CEOs and business owners may be more successful than others, but they’re often inclined to put off things they don’t want to do, just like everyone else. Whatever the task – having to fire a bad client, making a difficult call to a board member, deciding how to handle an under-performing employee – the longer you drag your feet, the more complicated the problem becomes.
And, of course, other business-related issues and obligations are stacking up in the meantime.
Effective leaders understand their time is too precious to waste on needless delays in taking action. Not only does postponing key decisions affect the growth of the business, your employees look to you to be decisive and morale can suffer if they think you fall back into “procrastination-mode” when important steps are needed.
Here are tips for overcoming the all-too-human tendency to procrastinate:
1. Find the root of the problem. If you find yourself putting off certain problems time and again, take a few minutes to ask yourself, Why does this happen? By probing into the reasons for your reluctance, you may find “triggers” that come up whenever a particular task comes around. This awareness can lead to an active solution.
2. Minimize distractions. The place where you work may be responsible for your tendency to procrastinate. Your phone keeps ringing, employees come and go from your office, there’s one more article you want to get to online – and before you know it, valuable time has been lost. If something demands your full attention, look for an empty conference or some other work-setting with minimal distractions. It will help you focus on the task at hand.
3. Go after the big game first. One characteristic of procrastination is postponing the most difficult problem to last, with the vague hope it will go away on its own. The truth is – as we all know – the big problems never go away. The next time a pressing issue emerges, try tackling it head-on. All the other stuff you’ve been putting off will seem like “small change” by comparison.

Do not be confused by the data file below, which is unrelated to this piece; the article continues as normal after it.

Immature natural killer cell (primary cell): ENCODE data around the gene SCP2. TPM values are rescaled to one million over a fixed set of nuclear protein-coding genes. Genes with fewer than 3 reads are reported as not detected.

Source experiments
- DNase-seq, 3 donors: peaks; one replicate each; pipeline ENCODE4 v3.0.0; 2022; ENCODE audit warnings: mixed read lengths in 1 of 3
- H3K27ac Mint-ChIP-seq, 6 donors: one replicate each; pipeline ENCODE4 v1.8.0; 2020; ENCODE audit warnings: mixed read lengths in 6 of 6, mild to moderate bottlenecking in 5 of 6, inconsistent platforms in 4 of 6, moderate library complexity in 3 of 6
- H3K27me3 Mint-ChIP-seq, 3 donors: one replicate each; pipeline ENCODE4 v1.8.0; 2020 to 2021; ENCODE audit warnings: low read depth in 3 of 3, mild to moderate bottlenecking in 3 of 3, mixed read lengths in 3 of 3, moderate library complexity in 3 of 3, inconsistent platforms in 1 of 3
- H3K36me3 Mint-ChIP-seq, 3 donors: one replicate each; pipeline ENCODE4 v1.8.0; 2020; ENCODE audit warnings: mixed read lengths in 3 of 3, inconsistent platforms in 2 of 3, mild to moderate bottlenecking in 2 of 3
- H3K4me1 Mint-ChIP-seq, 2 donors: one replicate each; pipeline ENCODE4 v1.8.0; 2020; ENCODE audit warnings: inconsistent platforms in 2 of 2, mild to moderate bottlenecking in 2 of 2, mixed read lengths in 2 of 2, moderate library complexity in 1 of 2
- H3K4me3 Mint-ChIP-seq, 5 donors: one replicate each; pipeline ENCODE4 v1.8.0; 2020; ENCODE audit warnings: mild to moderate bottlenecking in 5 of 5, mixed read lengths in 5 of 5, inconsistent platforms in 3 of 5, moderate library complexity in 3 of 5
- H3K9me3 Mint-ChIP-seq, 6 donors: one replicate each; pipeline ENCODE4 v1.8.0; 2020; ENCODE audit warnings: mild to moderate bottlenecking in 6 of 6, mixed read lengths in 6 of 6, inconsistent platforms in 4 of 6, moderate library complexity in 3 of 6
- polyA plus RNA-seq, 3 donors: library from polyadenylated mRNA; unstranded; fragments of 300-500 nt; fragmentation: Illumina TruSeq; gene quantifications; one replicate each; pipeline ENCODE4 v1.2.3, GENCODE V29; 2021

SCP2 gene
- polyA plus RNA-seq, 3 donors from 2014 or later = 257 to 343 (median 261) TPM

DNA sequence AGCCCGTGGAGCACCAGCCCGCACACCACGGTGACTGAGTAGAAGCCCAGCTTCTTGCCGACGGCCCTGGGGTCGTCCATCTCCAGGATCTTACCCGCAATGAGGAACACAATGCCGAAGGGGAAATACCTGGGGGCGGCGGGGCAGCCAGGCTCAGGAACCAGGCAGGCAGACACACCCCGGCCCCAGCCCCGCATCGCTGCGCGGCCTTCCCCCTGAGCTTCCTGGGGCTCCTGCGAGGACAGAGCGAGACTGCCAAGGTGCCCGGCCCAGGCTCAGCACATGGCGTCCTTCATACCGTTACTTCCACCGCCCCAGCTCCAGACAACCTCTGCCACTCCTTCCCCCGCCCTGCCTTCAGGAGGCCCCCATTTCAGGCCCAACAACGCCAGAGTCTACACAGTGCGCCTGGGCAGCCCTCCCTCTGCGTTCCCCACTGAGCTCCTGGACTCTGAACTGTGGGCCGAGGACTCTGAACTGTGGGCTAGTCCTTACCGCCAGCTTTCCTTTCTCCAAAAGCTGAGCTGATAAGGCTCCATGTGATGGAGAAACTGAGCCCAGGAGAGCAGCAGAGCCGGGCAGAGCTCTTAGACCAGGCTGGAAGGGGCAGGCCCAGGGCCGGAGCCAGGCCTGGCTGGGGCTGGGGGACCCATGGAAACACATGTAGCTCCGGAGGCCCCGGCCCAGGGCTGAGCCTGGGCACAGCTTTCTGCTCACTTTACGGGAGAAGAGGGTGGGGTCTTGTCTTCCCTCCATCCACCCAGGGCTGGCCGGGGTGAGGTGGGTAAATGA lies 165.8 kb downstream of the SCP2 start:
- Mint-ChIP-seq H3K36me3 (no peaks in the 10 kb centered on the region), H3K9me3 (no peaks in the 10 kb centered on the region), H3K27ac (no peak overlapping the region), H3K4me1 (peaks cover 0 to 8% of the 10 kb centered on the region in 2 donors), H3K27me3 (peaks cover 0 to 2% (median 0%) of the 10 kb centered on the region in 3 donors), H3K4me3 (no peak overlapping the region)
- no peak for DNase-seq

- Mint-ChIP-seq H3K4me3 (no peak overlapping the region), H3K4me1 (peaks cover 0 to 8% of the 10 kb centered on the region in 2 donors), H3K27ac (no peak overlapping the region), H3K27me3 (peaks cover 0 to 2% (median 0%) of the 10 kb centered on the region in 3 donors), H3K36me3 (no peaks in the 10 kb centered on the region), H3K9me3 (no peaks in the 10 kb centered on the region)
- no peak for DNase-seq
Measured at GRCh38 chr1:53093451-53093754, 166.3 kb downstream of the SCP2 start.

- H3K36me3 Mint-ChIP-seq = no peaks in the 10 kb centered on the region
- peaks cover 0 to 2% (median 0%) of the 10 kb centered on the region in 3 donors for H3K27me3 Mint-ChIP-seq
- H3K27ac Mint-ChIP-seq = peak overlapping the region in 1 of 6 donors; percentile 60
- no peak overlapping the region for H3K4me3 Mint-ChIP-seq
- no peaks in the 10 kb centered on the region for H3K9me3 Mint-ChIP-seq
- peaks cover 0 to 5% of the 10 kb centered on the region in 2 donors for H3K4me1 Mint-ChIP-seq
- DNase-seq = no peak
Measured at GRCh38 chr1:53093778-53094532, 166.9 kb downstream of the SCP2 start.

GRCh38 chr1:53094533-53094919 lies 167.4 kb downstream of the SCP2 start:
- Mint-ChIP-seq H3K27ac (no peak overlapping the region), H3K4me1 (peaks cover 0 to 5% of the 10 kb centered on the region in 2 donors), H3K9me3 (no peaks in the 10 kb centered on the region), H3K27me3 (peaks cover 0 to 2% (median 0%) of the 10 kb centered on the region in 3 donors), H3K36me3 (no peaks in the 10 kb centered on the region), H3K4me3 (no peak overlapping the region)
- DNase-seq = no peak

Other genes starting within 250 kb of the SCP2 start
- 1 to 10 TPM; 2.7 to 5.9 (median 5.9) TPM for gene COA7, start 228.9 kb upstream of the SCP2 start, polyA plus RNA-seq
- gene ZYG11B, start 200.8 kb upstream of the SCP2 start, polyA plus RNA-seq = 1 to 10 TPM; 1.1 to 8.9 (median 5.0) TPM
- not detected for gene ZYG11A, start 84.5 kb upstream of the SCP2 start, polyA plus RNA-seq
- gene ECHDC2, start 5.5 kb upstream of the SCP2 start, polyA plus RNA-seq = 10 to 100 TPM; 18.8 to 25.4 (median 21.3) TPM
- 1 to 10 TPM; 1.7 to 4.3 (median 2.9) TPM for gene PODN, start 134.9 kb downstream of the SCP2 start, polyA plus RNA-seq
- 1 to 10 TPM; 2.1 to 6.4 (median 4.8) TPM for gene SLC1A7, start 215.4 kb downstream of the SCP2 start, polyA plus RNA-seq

4. Break it down. Tackling that big problem doesn’t have to take place all at once. See if you can break it down, prioritize the various moving parts, and attend to them one at a time. You may be surprised how much progress you make with this approach.
5. Things don’t have to be perfect. You’ve got an upcoming presentation with a key customer and you’ve been prepping hard on stats and PowerPoint slides. Somehow, despite your best intentions, the presentation doesn’t seem quite perfect. But the pursuit of perfection almost always guarantees delays of one kind or another. Your presentation has to be good, of course, but it will never be perfect. Give it your best effort and move on.
6. Use goals to build momentum. Setting specific goals gives you a “finish line” for those tasks you’ve been putting off. Put your key goals in writing (major and minor) and, once they’re completed, check them off your list. The process helps build momentum for addressing the next big issue.
Postponing action is easy to do, but invariably it provokes feelings of guilt and anxiety. Compare those negative emotions to the great sense of accomplishment when you take care of the big problems and clear the deck for the days or weeks ahead. By overcoming procrastination, you also serve as a role model for your team, demonstrating the value of taking care of important tasks and then moving on.